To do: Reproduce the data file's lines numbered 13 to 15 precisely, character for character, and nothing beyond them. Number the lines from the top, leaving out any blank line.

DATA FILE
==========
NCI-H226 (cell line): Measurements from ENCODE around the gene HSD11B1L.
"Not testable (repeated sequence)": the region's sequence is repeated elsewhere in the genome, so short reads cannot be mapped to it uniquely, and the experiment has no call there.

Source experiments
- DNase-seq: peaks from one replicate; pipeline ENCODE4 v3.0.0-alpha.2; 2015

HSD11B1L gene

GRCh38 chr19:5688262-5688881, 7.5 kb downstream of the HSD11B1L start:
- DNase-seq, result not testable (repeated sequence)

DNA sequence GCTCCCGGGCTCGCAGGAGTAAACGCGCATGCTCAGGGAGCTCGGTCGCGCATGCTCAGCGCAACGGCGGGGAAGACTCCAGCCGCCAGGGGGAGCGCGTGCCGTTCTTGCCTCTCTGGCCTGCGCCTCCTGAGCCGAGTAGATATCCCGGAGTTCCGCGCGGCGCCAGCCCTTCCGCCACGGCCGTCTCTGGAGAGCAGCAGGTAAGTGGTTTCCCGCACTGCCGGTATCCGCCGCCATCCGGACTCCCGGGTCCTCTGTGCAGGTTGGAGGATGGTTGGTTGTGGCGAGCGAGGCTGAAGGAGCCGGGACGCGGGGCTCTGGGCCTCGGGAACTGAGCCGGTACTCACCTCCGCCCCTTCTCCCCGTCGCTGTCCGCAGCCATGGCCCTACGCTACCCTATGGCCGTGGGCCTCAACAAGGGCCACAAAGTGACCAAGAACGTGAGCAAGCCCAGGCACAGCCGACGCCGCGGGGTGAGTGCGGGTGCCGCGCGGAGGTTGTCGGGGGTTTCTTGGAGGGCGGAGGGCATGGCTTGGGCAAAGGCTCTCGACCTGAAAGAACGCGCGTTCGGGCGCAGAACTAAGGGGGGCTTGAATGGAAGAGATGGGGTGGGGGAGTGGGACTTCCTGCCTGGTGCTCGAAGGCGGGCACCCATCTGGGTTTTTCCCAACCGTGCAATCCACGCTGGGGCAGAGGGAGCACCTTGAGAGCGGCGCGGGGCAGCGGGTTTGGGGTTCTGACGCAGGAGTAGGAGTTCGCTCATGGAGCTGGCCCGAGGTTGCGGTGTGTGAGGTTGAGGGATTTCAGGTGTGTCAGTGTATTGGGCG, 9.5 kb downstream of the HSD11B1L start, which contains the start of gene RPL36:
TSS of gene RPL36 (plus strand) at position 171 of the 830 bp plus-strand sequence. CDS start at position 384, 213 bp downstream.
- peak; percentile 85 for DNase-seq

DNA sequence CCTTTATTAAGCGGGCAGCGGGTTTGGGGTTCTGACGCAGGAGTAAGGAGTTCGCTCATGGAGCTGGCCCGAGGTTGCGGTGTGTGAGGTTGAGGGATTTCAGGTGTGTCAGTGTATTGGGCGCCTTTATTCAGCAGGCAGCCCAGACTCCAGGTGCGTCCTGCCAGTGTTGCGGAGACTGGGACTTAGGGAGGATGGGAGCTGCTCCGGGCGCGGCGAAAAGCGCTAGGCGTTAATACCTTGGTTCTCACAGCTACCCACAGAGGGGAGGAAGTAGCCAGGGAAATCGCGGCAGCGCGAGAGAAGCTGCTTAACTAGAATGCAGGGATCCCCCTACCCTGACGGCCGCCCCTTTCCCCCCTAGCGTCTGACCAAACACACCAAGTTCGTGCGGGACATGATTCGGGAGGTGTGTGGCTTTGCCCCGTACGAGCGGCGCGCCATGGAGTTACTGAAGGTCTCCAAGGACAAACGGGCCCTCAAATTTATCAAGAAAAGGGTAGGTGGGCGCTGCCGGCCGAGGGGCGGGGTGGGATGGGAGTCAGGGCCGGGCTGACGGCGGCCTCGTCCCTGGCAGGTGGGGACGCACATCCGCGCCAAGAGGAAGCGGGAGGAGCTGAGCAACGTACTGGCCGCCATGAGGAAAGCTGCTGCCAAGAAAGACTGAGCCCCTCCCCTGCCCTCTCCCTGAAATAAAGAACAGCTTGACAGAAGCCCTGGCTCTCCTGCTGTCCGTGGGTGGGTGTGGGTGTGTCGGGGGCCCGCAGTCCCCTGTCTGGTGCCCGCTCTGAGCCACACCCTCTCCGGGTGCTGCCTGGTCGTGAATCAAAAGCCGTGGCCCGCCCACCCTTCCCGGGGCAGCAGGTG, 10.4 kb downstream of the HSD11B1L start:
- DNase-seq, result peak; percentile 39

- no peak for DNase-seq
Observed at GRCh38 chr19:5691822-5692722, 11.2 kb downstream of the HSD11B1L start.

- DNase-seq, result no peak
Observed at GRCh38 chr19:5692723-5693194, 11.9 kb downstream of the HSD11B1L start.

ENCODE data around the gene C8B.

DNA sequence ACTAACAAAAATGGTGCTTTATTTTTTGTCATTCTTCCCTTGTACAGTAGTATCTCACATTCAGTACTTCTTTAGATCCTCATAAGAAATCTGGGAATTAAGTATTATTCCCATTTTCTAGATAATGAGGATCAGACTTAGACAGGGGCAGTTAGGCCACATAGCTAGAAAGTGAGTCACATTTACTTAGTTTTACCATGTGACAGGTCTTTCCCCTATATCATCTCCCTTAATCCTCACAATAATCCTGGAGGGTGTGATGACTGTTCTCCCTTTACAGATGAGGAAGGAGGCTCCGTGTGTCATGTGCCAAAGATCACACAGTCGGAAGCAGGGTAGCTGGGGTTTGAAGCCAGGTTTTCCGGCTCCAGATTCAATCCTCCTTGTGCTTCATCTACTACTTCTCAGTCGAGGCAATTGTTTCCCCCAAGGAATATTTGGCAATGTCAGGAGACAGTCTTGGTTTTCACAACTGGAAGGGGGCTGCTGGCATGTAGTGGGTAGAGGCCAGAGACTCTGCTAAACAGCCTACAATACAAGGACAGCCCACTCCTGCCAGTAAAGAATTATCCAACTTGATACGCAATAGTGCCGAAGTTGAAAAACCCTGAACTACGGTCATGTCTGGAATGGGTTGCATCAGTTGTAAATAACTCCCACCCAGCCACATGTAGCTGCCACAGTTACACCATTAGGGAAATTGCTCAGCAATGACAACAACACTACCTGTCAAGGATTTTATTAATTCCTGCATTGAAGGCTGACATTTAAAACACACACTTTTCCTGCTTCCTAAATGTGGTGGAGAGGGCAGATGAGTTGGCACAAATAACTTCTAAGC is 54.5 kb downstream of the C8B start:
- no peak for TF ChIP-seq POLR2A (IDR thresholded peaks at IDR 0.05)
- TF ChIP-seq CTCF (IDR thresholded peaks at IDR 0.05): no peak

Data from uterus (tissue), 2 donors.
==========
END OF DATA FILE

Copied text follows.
- no peak for DNase-seq
Observed at GRCh38 chr19:5691822-5692722, 11.2 kb downstream of the HSD11B1L start.

- DNase-seq, result no peak